Neurons are also generated from stem cells in the subgranular zone (SGZ) of the hippocampal dentate gyrus (DG). The SGZ is of particular importance in humans, as it is implicated in memory and affective behaviors, and SGZ neurogenesis is decreased in Alzheimer’s disease (AD) [51,52]. The large majority of mammals that have been investigated exhibit adult neurogenesis. Human SVZ cells are also neurogenic in the first year of life with various groups finding they give rise to olfactory bulb, striatal or cortical neurons [53,54,55]. There is also evidence for human SGZ neurogenesis throughout life with estimates for significant lifetime replacement [52,53]. Whereas some studies cannot find human hippocampal neurogenesis [56], a well-controlled study from the Llorens-Martin lab recently confirmed adult human hippocampal neurogenesis in neurologically healthy individuals [52].
As mentioned above, Gal-3 is not immunohistochemically detectable in most of the brain, but we found it is expressed in the SVZ and the RMS in healthy mice [7,21]. Since Gal-3 is a classic marker of microglia, we expected strong expression in SVZ microglia as they are semi-activated [34]. However, Gal-3 was only minimally expressed by SVZ microglia. Instead it was found in neural cells, namely in ependymal cells (the highest expression), in glial fibrillary acidic protein positive (GFAP+) NSCs, and in some TAPs, but never in neuroblasts. This immunohistochemical expression pattern in the SVZ is strongly maintained in models including stroke [57], mild multiple sclerosis (MS) [58], and severe MS [50]. Transcriptomics analysis with singe cell RNAsequencing indicates a similar SVZ pattern as was found at the protein level, showing LGals3 mRNA is present in astrocyte-like NSCs, TAPs, but not in neuroblasts [59]. That study also found LGals3 transcripts in ependymal cells, smooth muscle cells, microglia and perivascular macrophages [59]. Interrogation of the Allen Brain Atlas shows positive Gal-3 in situ hybridization signals in the SVZ, further indicating Gal-3 is transcribed and translated in the niche rather than diffusing into it. The unique SVZ expression begged the question whether Gal-3 has a function in SVZ homeostasis. We found that loss of Gal-3 in knockout mice did not affect the number of BrdU+ label-retaining NSCs, nor the number of mitotic or apoptotic cells in the SVZ [21]. However, Dcx+ neuroblast chains became disrupted, 2-photon time-lapse microscopy showed reduced speed and straightness of neuroblast migration and overall rates of OB neurogenesis were reduced. These findings suggested that Gal-3 is necessary for maintaining SVZ neuroblast motility [21]. This effect was surprising since Gal-3 is not expressed by the neuroblasts themselves and suggested that Gal-3 was interacting with a cell surface protein. In parallel studies, we found that a subset of neuroblasts continue to express the EGFr and these EGFr+ neuroblasts were slower and less direct in their routes to the OB than EGFr-negative cells [60]. The similarity to the Gal-3−/− results on neuroblast migration suggested Gal-3 affects EGFr function and indeed Gal-3−/− SVZ cells had higher levels of EGFr phosphorylation [21].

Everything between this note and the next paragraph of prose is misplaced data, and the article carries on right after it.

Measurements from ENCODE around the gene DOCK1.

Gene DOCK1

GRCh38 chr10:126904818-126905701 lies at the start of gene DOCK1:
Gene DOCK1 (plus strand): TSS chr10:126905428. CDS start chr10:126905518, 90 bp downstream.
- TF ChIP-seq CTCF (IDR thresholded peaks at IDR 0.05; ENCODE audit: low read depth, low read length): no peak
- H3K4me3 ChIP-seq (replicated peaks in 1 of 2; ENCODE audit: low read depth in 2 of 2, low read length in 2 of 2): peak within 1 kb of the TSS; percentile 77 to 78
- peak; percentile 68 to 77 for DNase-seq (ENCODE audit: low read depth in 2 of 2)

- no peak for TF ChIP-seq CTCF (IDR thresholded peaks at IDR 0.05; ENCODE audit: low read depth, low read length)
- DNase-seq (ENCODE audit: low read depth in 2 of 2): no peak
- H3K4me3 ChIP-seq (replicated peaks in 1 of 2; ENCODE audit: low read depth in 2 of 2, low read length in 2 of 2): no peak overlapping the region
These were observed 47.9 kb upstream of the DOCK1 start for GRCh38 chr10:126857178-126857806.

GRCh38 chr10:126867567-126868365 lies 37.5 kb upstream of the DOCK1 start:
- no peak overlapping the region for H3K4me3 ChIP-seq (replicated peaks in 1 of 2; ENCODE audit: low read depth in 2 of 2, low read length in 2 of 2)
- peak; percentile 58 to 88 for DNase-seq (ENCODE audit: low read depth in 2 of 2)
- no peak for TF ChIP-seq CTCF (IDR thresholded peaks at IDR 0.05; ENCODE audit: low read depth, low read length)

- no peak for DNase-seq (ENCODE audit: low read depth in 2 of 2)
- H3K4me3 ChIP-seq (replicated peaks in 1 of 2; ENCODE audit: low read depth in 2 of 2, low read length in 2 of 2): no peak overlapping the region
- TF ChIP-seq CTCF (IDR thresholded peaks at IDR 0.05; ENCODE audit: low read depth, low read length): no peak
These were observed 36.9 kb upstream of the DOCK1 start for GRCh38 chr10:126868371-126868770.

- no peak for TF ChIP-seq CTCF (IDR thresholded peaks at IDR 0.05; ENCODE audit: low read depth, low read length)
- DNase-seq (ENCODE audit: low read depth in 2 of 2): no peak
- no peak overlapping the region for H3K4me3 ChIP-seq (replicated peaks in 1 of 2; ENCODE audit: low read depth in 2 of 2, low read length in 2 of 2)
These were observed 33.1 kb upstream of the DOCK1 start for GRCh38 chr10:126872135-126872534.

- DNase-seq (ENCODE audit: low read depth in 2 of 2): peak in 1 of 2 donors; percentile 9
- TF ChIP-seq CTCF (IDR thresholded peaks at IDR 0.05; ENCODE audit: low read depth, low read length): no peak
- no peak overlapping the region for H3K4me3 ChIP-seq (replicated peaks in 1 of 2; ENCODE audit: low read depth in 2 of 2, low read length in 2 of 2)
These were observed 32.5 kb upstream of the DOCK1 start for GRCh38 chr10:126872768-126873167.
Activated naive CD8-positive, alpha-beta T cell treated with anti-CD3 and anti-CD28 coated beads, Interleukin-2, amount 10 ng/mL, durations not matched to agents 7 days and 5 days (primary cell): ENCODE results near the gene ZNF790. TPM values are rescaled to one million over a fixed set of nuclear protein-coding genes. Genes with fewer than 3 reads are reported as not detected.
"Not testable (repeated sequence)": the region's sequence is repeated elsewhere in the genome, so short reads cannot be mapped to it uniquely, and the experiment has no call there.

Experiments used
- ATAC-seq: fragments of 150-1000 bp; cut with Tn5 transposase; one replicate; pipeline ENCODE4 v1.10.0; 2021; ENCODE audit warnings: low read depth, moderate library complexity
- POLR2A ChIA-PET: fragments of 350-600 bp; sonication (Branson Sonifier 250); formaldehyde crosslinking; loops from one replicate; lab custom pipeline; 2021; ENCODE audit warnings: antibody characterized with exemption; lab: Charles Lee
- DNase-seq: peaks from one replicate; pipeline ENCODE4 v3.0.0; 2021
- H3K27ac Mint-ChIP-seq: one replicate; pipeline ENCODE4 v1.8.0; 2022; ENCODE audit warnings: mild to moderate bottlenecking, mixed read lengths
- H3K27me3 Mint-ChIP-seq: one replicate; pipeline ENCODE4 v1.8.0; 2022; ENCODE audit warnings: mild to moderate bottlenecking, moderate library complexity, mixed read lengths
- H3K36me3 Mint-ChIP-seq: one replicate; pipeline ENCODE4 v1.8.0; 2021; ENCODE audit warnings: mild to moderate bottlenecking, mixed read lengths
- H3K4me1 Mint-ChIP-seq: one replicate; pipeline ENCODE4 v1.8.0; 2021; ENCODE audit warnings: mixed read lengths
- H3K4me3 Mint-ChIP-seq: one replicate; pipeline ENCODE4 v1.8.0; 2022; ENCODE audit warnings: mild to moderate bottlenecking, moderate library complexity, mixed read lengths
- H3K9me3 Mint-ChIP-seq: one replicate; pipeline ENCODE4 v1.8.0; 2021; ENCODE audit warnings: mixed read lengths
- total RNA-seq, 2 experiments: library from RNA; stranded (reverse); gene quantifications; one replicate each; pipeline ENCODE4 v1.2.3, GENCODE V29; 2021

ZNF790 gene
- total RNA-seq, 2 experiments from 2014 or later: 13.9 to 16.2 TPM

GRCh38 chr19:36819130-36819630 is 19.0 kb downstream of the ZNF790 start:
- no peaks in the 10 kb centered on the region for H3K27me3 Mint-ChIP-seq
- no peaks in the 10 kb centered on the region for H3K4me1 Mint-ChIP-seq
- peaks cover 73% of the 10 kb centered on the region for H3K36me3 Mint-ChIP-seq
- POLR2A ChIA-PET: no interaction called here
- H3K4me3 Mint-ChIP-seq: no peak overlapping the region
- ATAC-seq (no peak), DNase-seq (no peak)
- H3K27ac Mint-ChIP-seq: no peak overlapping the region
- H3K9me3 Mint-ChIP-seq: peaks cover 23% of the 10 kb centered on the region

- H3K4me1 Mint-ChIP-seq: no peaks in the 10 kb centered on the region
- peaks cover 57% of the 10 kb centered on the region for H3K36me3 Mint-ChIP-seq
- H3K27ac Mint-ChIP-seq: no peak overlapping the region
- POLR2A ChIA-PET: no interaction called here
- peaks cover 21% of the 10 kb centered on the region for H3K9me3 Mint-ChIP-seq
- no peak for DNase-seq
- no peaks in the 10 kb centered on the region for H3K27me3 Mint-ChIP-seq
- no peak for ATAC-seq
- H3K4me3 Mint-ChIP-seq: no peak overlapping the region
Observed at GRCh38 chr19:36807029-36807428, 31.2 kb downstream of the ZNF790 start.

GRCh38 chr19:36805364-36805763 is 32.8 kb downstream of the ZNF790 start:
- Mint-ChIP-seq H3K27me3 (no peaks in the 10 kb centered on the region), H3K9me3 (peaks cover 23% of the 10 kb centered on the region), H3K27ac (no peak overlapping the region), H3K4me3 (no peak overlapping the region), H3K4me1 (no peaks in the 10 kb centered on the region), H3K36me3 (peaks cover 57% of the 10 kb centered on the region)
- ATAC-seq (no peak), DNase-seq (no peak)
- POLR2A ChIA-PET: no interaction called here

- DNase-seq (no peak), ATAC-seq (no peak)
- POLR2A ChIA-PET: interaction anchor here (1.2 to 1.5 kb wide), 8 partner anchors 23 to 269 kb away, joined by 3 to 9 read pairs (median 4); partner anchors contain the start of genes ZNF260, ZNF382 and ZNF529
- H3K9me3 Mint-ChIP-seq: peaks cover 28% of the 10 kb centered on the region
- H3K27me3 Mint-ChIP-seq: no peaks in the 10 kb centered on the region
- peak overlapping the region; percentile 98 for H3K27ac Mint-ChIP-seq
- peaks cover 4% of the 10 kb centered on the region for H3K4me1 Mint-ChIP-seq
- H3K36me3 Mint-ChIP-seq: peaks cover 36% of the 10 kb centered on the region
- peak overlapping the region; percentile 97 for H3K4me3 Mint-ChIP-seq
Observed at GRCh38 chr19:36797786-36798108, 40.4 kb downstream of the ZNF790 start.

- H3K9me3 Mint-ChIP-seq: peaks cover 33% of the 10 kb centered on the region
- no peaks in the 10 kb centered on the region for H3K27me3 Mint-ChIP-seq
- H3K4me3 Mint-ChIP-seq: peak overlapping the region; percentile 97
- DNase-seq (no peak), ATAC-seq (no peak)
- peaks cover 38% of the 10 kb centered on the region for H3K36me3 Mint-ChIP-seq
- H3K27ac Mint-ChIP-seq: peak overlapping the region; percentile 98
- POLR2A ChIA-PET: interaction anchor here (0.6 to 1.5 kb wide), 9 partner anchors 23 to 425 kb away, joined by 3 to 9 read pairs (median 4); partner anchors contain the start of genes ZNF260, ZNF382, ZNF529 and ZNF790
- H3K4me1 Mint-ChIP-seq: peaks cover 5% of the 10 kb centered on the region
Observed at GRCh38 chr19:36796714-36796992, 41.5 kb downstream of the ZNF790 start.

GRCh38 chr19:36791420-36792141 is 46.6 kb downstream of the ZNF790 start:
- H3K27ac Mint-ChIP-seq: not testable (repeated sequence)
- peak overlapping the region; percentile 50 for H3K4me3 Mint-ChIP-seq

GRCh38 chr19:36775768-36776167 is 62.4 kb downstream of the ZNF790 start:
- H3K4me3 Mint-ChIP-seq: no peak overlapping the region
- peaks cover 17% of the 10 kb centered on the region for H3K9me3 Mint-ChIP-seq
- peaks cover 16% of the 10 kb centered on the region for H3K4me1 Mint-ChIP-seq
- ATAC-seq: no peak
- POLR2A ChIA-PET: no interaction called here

3. Galectin-3 Functions in Gliogenesis and Gliomagenesis

3.1. Gal-3 Regulates Postnatal Gliogenesis

Since we showed Gal-3 expression and function in the adult SVZ niche, we looked for and found Gal-3 transcripts in the developing embryonic brain (Szele lab unpublished). Future studies could elucidate the role of Gal-3 in embryonic brain development as well as in maternal immune activation paradigms. We next detected Gal-3 in the P5 murine SVZ, in the same cells as adults-NSCs and astrocytes, ependymal cells, and some TAPs and few microglia, but not neuroblasts [7,21]. Supporting this, we showed Gal-3 is expressed in postnatal SVZ neurospheres which are composed of NSCs and progenitors [7,28]. The postnatal SVZ is a major source of forebrain glia [61] and Gal-3 roles in this process were important to study since it had been shown to affect glial biology later in life [62].